Best special guest appearance: 50 Cent
Noticeably missing from the show after last week's fiasco were any special guests. Thank goodness for 50 Cent. Either a big fan of Evanescence or perturbed at not winning Best New Artist, 50's jaunt through the middle of the group's acceptance speech was funnier than anything the show's writers came up with. The only bad part was we knew it wasn't going to be juicy ... because they were letting us see it.
Best environmental message: Earth, Wind and Fire
How can anyone still deny the damage modern industrial society is doing to our natural resources after witnessing the condition of Earth, Wind and Fire?
Best Ringo Starr impersonation: Pharrell Williams
Living up to the spirit of the award, Williams managed to underwhelm despite backing the uninspiring rendition of "I Saw Her Standing There" from Matthews, Gill and Sting. Bonus points for looking especially miserable the entire time he was on stage.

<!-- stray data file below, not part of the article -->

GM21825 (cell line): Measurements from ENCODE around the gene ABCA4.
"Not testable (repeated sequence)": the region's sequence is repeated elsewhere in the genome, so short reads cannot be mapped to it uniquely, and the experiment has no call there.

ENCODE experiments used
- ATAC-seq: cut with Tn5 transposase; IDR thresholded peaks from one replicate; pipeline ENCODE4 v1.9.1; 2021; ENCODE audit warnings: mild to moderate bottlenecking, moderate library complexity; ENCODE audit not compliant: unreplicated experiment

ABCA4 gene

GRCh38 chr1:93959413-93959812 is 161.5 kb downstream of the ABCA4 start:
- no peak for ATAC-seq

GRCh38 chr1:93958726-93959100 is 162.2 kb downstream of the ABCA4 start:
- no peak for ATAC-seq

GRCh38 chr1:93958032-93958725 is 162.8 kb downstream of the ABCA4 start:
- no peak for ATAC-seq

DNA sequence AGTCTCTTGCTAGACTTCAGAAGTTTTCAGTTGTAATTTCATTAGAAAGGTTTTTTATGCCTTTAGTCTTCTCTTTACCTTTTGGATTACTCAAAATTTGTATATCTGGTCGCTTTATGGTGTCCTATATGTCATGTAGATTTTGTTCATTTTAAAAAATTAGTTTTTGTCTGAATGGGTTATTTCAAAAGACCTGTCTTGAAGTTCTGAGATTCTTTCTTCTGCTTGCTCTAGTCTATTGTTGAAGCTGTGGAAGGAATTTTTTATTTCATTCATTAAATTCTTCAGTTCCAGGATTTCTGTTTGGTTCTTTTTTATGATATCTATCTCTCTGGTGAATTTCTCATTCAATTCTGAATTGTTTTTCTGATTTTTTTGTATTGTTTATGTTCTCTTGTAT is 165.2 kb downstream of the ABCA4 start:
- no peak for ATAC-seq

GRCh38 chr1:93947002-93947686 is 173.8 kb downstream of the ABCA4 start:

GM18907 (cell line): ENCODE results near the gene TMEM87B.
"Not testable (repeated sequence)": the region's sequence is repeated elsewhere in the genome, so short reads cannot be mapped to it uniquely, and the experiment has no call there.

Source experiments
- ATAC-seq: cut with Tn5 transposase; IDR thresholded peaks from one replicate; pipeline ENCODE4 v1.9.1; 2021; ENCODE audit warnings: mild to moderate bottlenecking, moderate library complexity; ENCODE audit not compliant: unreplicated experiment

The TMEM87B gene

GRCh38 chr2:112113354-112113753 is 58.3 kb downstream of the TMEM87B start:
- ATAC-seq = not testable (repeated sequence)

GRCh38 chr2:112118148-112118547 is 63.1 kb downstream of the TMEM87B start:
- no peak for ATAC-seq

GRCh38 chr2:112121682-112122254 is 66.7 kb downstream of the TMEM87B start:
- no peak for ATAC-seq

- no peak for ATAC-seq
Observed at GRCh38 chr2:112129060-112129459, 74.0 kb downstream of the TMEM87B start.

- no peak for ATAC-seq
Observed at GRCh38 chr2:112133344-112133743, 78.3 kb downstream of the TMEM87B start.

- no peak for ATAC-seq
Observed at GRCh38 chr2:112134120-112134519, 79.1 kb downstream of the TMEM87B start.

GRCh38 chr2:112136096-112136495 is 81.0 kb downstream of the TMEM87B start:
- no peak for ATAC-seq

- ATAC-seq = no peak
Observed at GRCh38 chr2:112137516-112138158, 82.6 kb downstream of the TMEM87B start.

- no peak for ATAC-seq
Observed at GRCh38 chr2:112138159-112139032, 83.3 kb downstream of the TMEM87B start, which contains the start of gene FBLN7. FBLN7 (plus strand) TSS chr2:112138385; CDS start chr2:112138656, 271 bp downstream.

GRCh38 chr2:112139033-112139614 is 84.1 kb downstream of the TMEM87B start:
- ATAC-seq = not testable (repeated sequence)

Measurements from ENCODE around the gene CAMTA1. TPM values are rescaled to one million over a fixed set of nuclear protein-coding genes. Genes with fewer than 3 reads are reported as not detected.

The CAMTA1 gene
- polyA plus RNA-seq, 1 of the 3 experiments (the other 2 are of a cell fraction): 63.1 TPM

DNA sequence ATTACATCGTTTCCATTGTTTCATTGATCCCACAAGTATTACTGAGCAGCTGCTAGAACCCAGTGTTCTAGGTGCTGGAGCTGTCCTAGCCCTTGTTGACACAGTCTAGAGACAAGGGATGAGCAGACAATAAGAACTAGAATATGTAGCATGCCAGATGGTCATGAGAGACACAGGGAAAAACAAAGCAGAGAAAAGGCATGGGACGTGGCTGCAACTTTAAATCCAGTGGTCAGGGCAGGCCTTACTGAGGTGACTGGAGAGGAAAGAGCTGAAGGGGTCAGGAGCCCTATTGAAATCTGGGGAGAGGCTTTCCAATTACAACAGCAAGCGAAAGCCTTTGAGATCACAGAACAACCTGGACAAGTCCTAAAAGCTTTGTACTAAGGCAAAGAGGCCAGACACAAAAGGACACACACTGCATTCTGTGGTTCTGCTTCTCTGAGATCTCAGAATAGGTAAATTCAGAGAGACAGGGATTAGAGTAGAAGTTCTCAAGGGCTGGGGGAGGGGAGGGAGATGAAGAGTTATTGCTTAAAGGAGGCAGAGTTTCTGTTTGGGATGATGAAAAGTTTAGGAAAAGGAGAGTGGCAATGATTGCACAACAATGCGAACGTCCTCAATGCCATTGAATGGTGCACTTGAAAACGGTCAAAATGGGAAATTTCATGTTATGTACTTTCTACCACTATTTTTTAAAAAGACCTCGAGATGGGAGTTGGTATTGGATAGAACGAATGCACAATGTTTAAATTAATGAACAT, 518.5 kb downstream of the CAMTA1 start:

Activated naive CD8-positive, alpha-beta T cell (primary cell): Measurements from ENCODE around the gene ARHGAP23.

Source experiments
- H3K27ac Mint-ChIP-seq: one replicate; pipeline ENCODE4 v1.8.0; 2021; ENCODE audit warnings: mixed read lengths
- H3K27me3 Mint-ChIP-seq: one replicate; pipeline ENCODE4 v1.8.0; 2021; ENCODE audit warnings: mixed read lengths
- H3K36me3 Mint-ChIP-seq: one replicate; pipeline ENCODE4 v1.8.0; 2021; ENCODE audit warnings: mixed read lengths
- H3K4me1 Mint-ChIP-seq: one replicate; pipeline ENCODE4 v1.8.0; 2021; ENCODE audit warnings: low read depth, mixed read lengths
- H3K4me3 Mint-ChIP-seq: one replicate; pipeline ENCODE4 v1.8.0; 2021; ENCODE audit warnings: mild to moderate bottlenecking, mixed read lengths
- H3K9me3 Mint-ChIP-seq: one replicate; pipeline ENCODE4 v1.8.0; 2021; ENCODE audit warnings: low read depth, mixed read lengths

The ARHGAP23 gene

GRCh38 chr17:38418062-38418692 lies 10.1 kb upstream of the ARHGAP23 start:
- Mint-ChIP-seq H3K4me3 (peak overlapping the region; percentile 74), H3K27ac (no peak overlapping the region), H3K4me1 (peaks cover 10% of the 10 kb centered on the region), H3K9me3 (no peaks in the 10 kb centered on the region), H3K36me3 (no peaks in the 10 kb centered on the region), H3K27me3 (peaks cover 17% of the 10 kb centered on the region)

Best reinforcement of a historical legacy: Yoko Ono
We'd like to give this award for the genuinely touching tribute to Warren Zevon or the understated words from John Carter Cash, but as usual, Yoko stole someone's thunder. Her speech accepting the Presidents' Award for the Beatles offered the kind of self-congratulation people have come to expect when she speaks about the band.
Graham Hays writes "Out of the Box" five days a week in--between moonlighting for Page 2. He can be reached at email@example.com.